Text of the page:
- P. V. Havaldar and K. D. Mogale, “Mefloquine-induced psychosis,” Pediatric Infectious Disease Journal, vol. 19, no. 2, pp. 166–167, 2000.
- R. B. Piening and S. A. Young, “Mefloquine-induced psychosis,” Annals of Emergency Medicine, vol. 27, no. 6, pp. 792–793, 1996.
- K. Meszaros, “Acute psychosis caused by mefloquine prophylaxis?” The Canadian Journal of Psychiatry, vol. 41, no. 3, article 196, 1996.
- A. Sowunmi, R. A. Adio, A. M. J. Oduola, O. A. T. Ogundahunsi, and L. A. Salako, “Acute psychosis after mefloquine: report of six cases,” Tropical and Geographical Medicine, vol. 47, no. 4, pp. 179–180, 1995.
- J. L. Bem, L. Kerr, and D. Stuerchler, “Mefloquine prophylaxis: an overview of spontaneous reports of severe psychiatric reactions and convulsions,” Journal of Tropical Medicine and Hygiene, vol. 95, no. 3, pp. 167–179, 1992.
- P. C. Stuiver, R. J. Ligthelm, and T. J. Goud, “Acute psychosis after mefloquine,” The Lancet, vol. 2, no. 8657, p. 282, 1989.
- M. M. Van Riemsdijk, J. M. Ditters, M. C. Sturkenboom et al., “Neuropsychiatric events during prophylactic use of mefloquine before travelling,” European Journal of Clinical Pharmacology, vol. 58, no. 6, pp. 441–445, 2002.
- E. Petersen, T. Ronne, A. Ronn, I. Bygbjerg, and S. O. Larsen, “Reported side effects to chloroquine, chloroquine plus proguanil, and mefloquine as chemoprophylaxis against malaria in Danish travelers,” Journal of Travel Medicine, vol. 7, no. 2, pp. 79–84, 2000.
- D. N. Durrheim, S. Gammon, S. Waner, and L. E. O. Braack, “Antimalarial prophylaxis—use and adverse events in visitors to the Kruger National Park,” South African Medical Journal, vol. 89, no. 2, pp. 170–175, 1999.
- C. Hoebe, J. de Munter, and C. Thijs, “Adverse effects and compliance with mefloquine or proguanil antimalarial chemoprophylaxis,” European Journal of Clinical Pharmacology, vol. 52, no. 4, pp. 269–275, 1997.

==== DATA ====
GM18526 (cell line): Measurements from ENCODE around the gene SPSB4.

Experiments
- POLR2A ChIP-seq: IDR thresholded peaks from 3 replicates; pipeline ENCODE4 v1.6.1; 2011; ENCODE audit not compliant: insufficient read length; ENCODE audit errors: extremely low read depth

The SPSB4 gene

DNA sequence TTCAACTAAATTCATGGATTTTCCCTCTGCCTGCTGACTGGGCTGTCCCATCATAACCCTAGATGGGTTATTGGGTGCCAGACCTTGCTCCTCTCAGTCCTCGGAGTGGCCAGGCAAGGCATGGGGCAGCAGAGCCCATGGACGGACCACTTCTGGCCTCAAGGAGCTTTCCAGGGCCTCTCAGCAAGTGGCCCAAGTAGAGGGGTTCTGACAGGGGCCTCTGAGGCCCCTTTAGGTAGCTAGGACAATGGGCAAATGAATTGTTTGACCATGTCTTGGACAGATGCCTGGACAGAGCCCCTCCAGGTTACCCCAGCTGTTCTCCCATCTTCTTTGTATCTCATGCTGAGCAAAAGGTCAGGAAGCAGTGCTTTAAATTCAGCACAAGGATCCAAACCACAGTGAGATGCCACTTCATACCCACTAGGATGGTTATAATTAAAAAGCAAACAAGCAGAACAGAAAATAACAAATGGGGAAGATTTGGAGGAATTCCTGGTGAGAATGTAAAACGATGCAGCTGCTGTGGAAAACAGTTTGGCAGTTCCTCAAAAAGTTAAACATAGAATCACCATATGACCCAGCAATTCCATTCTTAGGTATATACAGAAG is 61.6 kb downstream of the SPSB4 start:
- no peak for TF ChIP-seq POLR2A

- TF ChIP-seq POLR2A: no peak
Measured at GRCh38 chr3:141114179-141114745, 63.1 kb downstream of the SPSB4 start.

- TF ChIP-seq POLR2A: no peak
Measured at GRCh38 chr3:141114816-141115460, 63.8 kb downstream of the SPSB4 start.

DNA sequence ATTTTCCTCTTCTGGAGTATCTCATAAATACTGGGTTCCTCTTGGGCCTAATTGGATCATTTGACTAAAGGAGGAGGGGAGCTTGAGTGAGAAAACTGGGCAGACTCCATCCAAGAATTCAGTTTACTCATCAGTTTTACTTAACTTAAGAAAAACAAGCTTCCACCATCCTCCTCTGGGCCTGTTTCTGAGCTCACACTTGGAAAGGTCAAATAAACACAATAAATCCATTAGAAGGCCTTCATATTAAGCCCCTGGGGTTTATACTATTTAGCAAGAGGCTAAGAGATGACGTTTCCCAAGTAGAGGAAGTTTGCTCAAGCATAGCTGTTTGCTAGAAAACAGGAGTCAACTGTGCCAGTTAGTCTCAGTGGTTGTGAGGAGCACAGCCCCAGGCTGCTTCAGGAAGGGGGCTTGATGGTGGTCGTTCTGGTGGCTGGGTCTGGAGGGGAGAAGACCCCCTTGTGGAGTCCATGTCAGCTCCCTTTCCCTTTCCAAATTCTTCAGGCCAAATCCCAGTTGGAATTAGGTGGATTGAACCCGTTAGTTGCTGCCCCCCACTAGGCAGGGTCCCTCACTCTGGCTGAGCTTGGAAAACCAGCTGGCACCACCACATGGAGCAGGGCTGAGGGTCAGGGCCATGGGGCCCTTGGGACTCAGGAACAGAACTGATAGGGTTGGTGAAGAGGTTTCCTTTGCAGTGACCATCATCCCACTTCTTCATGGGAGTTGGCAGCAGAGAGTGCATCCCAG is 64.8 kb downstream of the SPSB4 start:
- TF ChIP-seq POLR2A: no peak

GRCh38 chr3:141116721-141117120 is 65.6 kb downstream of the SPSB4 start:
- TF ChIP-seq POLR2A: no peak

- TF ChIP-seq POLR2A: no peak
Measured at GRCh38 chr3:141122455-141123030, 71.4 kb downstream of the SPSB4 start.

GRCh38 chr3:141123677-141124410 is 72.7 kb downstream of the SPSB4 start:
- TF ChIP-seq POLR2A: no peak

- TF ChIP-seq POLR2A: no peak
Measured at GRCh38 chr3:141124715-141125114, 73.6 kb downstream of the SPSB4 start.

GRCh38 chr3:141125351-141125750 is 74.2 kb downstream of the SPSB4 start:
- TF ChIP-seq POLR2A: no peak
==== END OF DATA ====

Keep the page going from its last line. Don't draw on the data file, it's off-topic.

- M. M. van Riemsdijk, M. M. van der Klauw, J. A. C. van Heest et al., “Neuro-psychiatric effects of antimalarials,” European Journal of Clinical Pharmacology, vol. 52, no. 1, pp. 1–6, 1997.
- T. Weinke, M. Trautmann, T. Held et al., “Neuropsychiatric side effects after the use of mefloquine,” The American Journal of Tropical Medicine and Hygiene, vol. 45, no. 1, pp. 86–91, 1991.
- D. J. Javorsky, G. Tremont, G. I. Keitner, and A. H. Parmentier, “Cognitive and neuropsychiatric side effects of mefloquine,” Journal of Neuropsychiatry and Clinical Neurosciences, vol. 13, no. 2, p. 302, 2001.
- M. M. van Riemsdijk, M. C. Sturkenboom, J. M. Ditters, R. J. Ligthelm, D. Overbosch, and B. H. C. Stricker, “Atovaquone plus chloroguanide versus mefloquine for malaria prophylaxis: a focus on neuropsychiatric adverse events,” Clinical Pharmacology and Therapeutics, vol. 72, no. 3, pp. 294–301, 2002.
- E. Boudreau, B. Schuster, J. Sanchez et al., “Tolerability of prophylactic Lariam regimens,” Tropical Medicine and Parasitology, vol. 44, no. 3, pp. 257–265, 1993.
- A. M. Croft and P. Garner, “Mefloquin for preventing malaria in non-immune adult travelers,” Cochrane Database of Systematic Reviews, no. 4, Article ID CD000138, 2000.
- Food and Drug Administration, “2002 safety alert: Larium (mefloquine hydrochloride),” 2002, http://www.fda.gov/Safety/MedWatch/SafetyInformation/SafetyAlertsforHumanMedicalProducts/ucm154504.htm.
- A. M. Croft and A. Herxheimer, “Adverse effects of the antimalaria drug, mefloquine: due to primary liver damage with secondary thyroid involvement?” BMC Public Health, vol. 2, no. 1, p. 6, 2002.
- R. Speich and A. Haller, “Central anticholinergic syndrome with the antimalarial drug mefloquine,” The New England Journal of Medicine, vol. 331, no. 1, pp. 57–58, 1994.
- R. C. Wittes and R. Saginur, “Adverse reaction to mefloquine associated with ethanol ingestion,” Canadian Medical Association Journal, vol. 152, no. 4, pp. 515–517, 1995.
- T. Tanielian and L. H. Jaycox, Eds., Invisible Wounds of War: Psychological and Cognitive Injuries, Their Consequences, and Services to Assist Recovery, RAND Corporation, Santa Monica, Calif, USA, 2008.
- R. L. Nevin, “Mefloquine prescriptions in the presence of contraindications: prevalence among US military personnel deployed to Afghanistan, 2007,” Pharmacoepidemiology and Drug Safety, vol. 19, no. 2, pp. 206–210, 2010.
Copyright © 2011 Alan L. Peterson et al. This is an open access article distributed under the Creative Commons Attribution License, which permits unrestricted use, distribution, and reproduction in any medium, provided the original work is properly cited.